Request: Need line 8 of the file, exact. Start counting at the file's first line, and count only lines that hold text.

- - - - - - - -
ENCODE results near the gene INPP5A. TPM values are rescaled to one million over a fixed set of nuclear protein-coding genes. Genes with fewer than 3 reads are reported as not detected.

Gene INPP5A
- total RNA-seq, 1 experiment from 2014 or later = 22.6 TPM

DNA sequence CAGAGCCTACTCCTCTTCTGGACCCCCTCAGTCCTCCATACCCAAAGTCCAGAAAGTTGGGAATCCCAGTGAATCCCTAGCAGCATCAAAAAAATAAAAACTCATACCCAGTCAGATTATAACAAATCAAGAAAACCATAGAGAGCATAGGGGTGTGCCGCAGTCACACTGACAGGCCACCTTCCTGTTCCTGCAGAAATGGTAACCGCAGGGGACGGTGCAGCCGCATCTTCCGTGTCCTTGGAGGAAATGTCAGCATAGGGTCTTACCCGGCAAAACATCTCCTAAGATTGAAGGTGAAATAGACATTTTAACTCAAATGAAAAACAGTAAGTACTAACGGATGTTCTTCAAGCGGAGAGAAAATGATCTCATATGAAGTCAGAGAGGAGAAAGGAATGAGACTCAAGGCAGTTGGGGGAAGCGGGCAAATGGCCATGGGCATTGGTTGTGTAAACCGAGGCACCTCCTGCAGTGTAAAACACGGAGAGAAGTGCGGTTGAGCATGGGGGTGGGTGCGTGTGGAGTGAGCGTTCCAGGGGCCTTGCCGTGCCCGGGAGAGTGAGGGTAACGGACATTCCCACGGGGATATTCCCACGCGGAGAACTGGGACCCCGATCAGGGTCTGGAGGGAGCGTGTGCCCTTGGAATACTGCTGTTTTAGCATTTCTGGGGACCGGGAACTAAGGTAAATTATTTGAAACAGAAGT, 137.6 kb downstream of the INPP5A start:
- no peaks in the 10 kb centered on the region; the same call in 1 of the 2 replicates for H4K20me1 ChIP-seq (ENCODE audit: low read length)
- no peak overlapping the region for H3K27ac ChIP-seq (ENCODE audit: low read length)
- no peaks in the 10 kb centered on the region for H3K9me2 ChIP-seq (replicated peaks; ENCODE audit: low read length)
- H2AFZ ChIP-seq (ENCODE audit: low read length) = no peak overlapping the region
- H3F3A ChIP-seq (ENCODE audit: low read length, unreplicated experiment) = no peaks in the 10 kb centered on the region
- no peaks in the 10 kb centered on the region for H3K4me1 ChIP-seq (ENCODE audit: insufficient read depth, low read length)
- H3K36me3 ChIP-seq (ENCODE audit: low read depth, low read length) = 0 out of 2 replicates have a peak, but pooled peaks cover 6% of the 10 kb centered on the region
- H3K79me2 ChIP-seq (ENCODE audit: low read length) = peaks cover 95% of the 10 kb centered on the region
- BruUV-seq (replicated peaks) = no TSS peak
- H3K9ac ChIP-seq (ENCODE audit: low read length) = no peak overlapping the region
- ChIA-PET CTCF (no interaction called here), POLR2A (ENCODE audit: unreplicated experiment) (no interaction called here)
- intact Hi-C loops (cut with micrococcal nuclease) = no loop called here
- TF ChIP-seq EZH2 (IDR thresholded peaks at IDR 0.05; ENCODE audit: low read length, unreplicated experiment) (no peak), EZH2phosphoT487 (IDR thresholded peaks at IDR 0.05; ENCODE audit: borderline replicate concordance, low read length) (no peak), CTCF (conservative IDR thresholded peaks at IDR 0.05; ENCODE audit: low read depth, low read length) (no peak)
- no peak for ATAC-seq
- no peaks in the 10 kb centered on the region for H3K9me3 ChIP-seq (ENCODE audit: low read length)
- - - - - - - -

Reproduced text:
- H2AFZ ChIP-seq (ENCODE audit: low read length) = no peak overlapping the region